Project of the Federation of Protestant Churches in Italy (FCEI) funded by the “8 x 1000” system of the Waldensian Church (Union of Waldensian and Methodist Churches).
The Mediterranean Hope (MH) project was established in 2014 from the awareness of the dramatic situation of migrants coming from countries in North Africa, Sub-Saharan Africa, and the Middle East who try to reach the coast of Sicily by sea, in particular, the southernmost point of the island of Lampedusa.
Over the years, the Mediterranean has become a giant cemetery that, according to the Fortress Europe Observatory, since 1988 has witnessed the deaths of nearly twenty thousand people along the route to Italy.
The institutional response to this tragedy has so far been inadequate and lacking, well below basic humanitarian standards. The sea rescue program called Mare Nostrum was only launched after the massacre of 3 October 2013 when 368 migrants died a few miles off the coast of Lampedusa. However, this program has now been ceased and has been replaced by other less effective methods.
The FCEI, in agreement with the Waldensian Board, felt challenged by this situation and decided to launch a humanitarian and social program engaged in the reception and integration of refugees wishing to remain in Italy.
Recognising the commitment and experience of the protestant centres, churches and brothers and sisters working in the social field, as well as the Sicilian evangelism’s sensitivity to these issues, the FCEI is confident that the project can be taken on at a European level as the frontier of a new shared testimony.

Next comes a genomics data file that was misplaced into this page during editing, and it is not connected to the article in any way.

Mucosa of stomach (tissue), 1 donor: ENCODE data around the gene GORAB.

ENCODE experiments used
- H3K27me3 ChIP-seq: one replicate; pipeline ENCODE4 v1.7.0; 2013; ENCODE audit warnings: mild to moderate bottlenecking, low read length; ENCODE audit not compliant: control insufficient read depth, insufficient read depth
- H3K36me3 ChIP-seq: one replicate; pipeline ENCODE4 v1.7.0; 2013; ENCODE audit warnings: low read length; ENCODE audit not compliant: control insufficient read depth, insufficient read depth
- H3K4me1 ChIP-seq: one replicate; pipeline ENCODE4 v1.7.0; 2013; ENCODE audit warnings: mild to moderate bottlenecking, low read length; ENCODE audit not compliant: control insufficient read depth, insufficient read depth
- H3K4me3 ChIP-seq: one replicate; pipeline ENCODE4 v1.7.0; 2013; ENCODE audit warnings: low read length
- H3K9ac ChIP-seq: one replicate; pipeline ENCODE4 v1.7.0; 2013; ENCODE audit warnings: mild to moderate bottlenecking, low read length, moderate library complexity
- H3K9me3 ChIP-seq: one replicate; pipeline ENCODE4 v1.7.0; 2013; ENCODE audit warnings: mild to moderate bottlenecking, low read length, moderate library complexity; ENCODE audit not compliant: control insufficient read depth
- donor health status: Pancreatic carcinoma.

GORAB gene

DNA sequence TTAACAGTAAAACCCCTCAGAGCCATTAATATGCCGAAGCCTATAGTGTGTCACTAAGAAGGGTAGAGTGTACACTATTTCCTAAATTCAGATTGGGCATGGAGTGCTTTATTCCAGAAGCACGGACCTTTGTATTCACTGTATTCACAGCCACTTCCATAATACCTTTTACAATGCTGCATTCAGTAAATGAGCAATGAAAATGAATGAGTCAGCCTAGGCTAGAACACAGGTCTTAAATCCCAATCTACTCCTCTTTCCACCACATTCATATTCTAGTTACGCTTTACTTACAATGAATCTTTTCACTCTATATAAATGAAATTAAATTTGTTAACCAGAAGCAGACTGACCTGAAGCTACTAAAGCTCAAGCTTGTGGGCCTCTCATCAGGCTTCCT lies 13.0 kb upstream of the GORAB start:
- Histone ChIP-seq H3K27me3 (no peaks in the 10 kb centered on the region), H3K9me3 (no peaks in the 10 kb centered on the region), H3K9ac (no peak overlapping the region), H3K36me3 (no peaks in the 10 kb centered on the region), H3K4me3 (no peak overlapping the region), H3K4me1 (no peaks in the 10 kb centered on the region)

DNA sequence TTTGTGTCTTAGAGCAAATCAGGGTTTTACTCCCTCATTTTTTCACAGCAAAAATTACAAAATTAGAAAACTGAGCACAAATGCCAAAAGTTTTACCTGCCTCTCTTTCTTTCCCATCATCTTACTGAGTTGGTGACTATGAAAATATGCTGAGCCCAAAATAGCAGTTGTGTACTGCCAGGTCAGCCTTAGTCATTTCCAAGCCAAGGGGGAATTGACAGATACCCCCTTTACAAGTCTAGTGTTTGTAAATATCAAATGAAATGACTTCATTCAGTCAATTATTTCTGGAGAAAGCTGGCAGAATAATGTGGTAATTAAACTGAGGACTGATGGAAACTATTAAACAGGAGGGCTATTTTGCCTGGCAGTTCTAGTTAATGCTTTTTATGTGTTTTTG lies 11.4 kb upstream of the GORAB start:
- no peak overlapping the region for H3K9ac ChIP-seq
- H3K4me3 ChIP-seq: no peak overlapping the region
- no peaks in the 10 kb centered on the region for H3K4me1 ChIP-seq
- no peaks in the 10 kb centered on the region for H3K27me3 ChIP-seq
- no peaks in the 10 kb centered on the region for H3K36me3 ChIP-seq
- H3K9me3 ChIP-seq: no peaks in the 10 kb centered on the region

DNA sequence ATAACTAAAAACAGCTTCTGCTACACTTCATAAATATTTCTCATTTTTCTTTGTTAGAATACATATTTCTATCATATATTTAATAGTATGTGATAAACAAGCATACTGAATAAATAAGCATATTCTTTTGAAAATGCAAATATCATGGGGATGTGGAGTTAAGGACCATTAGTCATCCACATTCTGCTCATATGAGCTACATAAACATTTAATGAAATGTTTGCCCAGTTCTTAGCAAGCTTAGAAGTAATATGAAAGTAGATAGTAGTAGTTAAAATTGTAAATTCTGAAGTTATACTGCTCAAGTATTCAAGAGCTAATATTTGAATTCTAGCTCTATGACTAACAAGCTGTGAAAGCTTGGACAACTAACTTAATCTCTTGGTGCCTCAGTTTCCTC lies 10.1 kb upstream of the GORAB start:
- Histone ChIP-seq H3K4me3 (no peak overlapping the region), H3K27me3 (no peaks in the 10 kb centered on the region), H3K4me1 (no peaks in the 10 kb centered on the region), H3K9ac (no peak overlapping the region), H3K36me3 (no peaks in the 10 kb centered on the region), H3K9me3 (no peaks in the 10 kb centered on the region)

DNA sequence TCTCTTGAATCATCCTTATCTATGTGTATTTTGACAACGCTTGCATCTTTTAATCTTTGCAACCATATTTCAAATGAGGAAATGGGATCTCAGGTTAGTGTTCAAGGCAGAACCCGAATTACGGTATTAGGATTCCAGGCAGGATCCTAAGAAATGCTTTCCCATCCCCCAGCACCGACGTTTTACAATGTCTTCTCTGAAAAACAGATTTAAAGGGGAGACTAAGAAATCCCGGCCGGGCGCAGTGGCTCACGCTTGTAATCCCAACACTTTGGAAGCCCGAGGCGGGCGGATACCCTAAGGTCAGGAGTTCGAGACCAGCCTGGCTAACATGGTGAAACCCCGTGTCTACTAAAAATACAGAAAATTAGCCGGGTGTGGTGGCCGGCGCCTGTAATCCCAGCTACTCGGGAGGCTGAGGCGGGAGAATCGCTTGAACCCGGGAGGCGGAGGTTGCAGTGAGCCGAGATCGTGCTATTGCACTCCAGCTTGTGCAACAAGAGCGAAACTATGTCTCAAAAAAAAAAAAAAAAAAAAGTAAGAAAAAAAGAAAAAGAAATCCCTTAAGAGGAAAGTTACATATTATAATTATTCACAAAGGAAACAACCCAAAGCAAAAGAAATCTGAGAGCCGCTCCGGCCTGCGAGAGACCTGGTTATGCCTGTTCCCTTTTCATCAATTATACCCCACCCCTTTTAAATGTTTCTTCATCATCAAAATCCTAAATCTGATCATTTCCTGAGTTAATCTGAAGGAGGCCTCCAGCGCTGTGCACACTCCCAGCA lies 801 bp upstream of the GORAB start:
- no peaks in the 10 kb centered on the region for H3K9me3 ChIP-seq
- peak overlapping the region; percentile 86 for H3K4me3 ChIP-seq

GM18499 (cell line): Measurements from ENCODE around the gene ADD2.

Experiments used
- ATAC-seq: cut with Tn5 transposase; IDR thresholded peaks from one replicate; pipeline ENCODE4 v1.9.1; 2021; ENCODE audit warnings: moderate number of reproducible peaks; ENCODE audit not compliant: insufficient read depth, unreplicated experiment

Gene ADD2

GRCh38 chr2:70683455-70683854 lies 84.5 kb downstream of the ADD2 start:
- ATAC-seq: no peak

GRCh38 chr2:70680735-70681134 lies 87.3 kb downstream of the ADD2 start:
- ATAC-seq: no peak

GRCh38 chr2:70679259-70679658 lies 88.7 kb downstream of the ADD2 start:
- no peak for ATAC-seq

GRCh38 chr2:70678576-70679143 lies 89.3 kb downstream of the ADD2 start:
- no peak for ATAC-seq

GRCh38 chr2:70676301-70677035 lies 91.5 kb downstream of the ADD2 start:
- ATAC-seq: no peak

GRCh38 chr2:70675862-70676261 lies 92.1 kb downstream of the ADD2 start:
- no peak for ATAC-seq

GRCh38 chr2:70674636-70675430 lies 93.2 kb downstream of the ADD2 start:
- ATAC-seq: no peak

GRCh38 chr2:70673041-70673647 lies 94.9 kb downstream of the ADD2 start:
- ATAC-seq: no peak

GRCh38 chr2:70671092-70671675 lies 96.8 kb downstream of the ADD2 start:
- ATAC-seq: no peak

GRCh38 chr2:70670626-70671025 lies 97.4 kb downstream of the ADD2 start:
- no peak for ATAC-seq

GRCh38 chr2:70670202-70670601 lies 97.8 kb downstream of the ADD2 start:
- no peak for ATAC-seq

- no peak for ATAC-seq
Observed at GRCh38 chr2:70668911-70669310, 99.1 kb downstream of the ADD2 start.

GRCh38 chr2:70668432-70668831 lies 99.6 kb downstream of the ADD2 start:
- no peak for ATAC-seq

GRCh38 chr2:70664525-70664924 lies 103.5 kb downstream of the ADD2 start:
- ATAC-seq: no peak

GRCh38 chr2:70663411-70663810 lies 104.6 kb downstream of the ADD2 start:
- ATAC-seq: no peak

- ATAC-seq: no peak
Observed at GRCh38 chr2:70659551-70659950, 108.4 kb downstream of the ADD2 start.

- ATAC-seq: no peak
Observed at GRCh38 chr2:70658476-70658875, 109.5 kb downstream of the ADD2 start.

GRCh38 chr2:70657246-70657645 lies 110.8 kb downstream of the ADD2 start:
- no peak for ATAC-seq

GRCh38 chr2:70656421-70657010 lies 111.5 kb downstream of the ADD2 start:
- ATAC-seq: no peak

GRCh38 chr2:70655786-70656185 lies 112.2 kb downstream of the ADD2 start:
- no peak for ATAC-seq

Structure of the project
The Mediterranean Hope (MH) project aims at dealing with the flow of migrants arriving by sea. The project is divided into closely related units: one is focused on reception and one on information and the political action of denouncing human rights violations of migrants and the inadequate regulations on the right to seek asylum.
MH Observatory in Lampedusa
The Observatory is part of the “Lampedusa Solidarity” Association that provides the first reception at the wharf where the migrants land. It maintains relationships with the local, regional and national institutions, as well as the local population and associations. The Observatory also promotes the construction of national and international networks to create awareness on the issue of migration in the Mediterranean. With regards to information, it distributes a newsletter on its observatory activities: arrival of migrants, condition of first reception, integration into Italian society, employment situation, and impact of migration on the local population. The structure also hosts and coordinates the training and management of volunteers.
The MH House of Cultures in (RG)